Worrying new Twitter fraud uncovered that could be cost you
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Cyber security experts have raised the alarm over a scam involving fraudsters who are taking advantage of bank customers on Twitter. You should not tweet at your bank if you want to raise a complaint or request assistance, they warn. This is because you may instead receive a reply from a scammer via a “quote-tweet” that could lure you in.
The reply reportedly directs you to a scammer’s “helpline” number, a trick that has been convincing many an unsuspecting victim.
Making it even harder to spot is the fact that genuine companies sometimes do choose to reply to these queries using a separate Twitter account, separate from their corporate (verified) ones when responding to support requests.
In a piece for Bleeping Computer, the journalist Ax Sharma described how he tagged India’s third-largest private bank – Axis Bank – in a tweet to see what would happen.
He received a reply as a ‘quote tweet’ from an account claiming to be Axis Bank.
But when there was no follow-up from the @axis_bank_00 account, alarm bells started ringing.
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While there was no obvious phishing link sent in response, as is commonly seen in less subtle scam attempts, this one used a templated text to get users to call a “helpline” number.
But Axis Bank later posted from its actual account to clarify: “Hi, we have noticed a post made to you by a person claiming to represent Axis Bank.
“The response has NOT been posted by our official representatives. We would request you to immediately stop any interaction with the other profile and do not share any information with them.
“We request you to engage with the official Axis Bank page https://twitter.com/AxisBankSupport/… only. Do note that Axis Bank does not ask for personal security details related to your Internet banking or phone banking passwords, OTP, PIN on the email, phone or otherwise.”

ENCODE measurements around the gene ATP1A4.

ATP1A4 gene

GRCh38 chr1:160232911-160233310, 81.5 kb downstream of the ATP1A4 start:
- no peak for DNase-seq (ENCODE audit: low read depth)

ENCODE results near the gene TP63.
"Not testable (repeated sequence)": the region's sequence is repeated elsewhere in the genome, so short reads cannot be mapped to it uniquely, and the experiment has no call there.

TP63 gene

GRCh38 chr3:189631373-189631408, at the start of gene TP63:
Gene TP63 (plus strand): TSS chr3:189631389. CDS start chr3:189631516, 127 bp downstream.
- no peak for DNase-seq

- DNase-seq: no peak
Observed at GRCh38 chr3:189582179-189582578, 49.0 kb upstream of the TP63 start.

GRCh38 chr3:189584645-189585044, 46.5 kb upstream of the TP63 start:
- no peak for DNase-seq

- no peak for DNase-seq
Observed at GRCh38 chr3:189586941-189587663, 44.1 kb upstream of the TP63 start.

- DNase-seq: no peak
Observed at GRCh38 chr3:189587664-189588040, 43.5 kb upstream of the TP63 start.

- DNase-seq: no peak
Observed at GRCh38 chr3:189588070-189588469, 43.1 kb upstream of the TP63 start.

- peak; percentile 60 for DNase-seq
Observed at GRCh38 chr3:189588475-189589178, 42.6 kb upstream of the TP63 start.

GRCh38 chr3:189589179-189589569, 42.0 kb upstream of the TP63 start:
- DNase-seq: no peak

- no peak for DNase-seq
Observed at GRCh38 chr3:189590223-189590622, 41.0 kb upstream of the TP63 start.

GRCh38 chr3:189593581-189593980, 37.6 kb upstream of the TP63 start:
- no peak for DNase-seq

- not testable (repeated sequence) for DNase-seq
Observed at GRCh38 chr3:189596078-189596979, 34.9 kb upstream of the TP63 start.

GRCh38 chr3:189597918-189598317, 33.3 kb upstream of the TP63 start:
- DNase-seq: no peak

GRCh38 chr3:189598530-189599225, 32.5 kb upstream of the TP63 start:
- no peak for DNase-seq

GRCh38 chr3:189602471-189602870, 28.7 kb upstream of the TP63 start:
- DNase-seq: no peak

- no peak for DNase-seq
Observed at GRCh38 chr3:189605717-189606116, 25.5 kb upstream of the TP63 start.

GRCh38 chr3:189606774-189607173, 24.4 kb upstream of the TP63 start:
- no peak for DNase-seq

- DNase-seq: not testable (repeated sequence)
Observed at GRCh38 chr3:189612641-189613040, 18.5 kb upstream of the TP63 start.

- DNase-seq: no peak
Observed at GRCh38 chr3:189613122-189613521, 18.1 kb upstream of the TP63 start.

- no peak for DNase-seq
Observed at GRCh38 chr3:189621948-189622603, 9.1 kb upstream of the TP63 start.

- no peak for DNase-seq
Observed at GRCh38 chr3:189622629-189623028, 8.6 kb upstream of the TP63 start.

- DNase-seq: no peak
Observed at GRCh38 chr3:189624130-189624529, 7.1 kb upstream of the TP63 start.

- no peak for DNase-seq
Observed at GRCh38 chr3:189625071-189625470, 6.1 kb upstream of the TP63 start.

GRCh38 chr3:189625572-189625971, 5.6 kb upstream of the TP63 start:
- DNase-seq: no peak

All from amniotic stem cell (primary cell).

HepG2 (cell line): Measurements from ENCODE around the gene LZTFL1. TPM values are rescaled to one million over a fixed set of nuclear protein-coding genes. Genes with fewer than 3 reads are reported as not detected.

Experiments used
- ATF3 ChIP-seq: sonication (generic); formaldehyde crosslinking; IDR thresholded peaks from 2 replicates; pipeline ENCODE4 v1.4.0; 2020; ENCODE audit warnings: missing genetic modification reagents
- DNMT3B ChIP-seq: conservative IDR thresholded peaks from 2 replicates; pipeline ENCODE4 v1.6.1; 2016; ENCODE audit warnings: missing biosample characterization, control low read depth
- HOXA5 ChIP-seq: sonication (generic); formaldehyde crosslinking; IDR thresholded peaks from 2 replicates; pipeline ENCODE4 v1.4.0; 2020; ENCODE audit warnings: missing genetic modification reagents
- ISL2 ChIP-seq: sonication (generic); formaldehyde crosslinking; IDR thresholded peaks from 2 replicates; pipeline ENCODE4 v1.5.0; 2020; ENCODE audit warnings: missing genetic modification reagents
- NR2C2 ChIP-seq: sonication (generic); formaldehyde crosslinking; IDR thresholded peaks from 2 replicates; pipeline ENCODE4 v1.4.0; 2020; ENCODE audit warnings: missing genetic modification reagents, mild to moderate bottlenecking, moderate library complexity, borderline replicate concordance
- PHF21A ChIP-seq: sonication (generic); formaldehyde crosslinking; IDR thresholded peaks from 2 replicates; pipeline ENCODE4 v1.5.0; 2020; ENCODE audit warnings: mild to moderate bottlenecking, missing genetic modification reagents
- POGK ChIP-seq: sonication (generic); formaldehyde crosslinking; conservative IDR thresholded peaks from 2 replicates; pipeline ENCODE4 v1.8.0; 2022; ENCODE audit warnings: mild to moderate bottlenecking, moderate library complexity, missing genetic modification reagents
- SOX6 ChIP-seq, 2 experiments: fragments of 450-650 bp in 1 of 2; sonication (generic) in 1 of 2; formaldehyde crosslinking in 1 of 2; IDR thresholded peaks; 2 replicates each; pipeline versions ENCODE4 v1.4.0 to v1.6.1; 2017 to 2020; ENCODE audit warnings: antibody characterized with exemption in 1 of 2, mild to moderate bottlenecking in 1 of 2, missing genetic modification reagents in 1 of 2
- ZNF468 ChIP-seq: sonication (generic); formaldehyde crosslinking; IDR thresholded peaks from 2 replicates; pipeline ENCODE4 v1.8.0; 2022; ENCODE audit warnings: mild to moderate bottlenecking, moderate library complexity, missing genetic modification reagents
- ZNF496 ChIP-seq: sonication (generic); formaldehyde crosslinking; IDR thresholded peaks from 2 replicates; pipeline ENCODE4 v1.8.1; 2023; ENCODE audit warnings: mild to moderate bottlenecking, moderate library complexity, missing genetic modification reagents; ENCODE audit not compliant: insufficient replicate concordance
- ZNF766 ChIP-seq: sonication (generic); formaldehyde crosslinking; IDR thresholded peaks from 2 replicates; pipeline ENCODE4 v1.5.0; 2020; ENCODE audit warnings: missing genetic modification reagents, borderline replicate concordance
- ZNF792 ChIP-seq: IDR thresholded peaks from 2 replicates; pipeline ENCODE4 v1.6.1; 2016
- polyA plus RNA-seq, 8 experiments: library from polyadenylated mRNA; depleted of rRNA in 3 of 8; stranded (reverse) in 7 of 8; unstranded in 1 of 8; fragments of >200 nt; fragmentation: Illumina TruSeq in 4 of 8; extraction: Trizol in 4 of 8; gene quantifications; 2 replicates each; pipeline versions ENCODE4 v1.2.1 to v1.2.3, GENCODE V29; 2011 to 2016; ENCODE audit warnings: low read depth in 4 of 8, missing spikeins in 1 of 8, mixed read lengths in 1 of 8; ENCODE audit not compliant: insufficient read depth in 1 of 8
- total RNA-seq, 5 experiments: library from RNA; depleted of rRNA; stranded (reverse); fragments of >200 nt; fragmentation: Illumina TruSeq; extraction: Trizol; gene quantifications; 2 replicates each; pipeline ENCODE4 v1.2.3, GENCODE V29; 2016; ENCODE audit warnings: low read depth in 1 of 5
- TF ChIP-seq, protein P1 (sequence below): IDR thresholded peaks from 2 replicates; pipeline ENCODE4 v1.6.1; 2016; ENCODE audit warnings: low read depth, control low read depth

James Graham, vice president of cyber risk management firm RiskLens, explained why these scams can be so dangerous.
He said: “Trust is central to the relationship between financial institutions and their customers.
“Threat actors continually innovate and will use any and all techniques that will allow them to access customers’ personal information.
“This kind of attack can erode that trust which can cause customers to be wary of where they keep their bank accounts. It can present a risk not only to customers and their sensitive personal information.
“It also can present significant financial and operational risks to those banks and calls into question how they safeguard their customers’ accounts.
“This adds increased pressure on the banking industry to understand and manage cyber risk, and even more so when that industry is under intense scrutiny after the recent collapse of several financial institutions.”
Twitter’s guidelines explicitly state that “you may not use Twitter’s services to deceive others into sending you money or personal financial information via scam tactics, phishing, or otherwise fraudulent or deceptive methods”.
They add: “Using scam tactics on Twitter to obtain money or private financial information is prohibited under this policy. You are not allowed to create accounts, post Tweets, or send Direct Messages that solicit engagement in such fraudulent schemes.”
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